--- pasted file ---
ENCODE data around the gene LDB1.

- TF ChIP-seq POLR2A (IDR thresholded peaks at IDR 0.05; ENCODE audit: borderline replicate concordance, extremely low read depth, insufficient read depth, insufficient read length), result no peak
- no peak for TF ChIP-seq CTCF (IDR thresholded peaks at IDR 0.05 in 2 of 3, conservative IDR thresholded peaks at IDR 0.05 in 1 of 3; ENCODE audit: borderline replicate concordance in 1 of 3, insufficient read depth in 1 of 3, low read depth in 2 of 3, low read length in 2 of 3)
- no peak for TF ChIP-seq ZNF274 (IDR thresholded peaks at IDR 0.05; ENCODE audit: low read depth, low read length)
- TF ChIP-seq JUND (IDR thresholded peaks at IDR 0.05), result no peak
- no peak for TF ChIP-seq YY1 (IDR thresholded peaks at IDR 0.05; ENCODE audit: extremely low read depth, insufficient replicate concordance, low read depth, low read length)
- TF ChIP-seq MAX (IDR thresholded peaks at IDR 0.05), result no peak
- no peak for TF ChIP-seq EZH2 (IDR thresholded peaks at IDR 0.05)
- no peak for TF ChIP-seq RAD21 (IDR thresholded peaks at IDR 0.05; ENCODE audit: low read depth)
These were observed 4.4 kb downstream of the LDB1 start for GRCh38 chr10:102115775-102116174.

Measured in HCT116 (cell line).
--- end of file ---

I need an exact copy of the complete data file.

ENCODE data around the gene LDB1.

- TF ChIP-seq POLR2A (IDR thresholded peaks at IDR 0.05; ENCODE audit: borderline replicate concordance, extremely low read depth, insufficient read depth, insufficient read length), result no peak
- no peak for TF ChIP-seq CTCF (IDR thresholded peaks at IDR 0.05 in 2 of 3, conservative IDR thresholded peaks at IDR 0.05 in 1 of 3; ENCODE audit: borderline replicate concordance in 1 of 3, insufficient read depth in 1 of 3, low read depth in 2 of 3, low read length in 2 of 3)
- no peak for TF ChIP-seq ZNF274 (IDR thresholded peaks at IDR 0.05; ENCODE audit: low read depth, low read length)
- TF ChIP-seq JUND (IDR thresholded peaks at IDR 0.05), result no peak
- no peak for TF ChIP-seq YY1 (IDR thresholded peaks at IDR 0.05; ENCODE audit: extremely low read depth, insufficient replicate concordance, low read depth, low read length)
- TF ChIP-seq MAX (IDR thresholded peaks at IDR 0.05), result no peak
- no peak for TF ChIP-seq EZH2 (IDR thresholded peaks at IDR 0.05)
- no peak for TF ChIP-seq RAD21 (IDR thresholded peaks at IDR 0.05; ENCODE audit: low read depth)
These were observed 4.4 kb downstream of the LDB1 start for GRCh38 chr10:102115775-102116174.

Measured in HCT116 (cell line).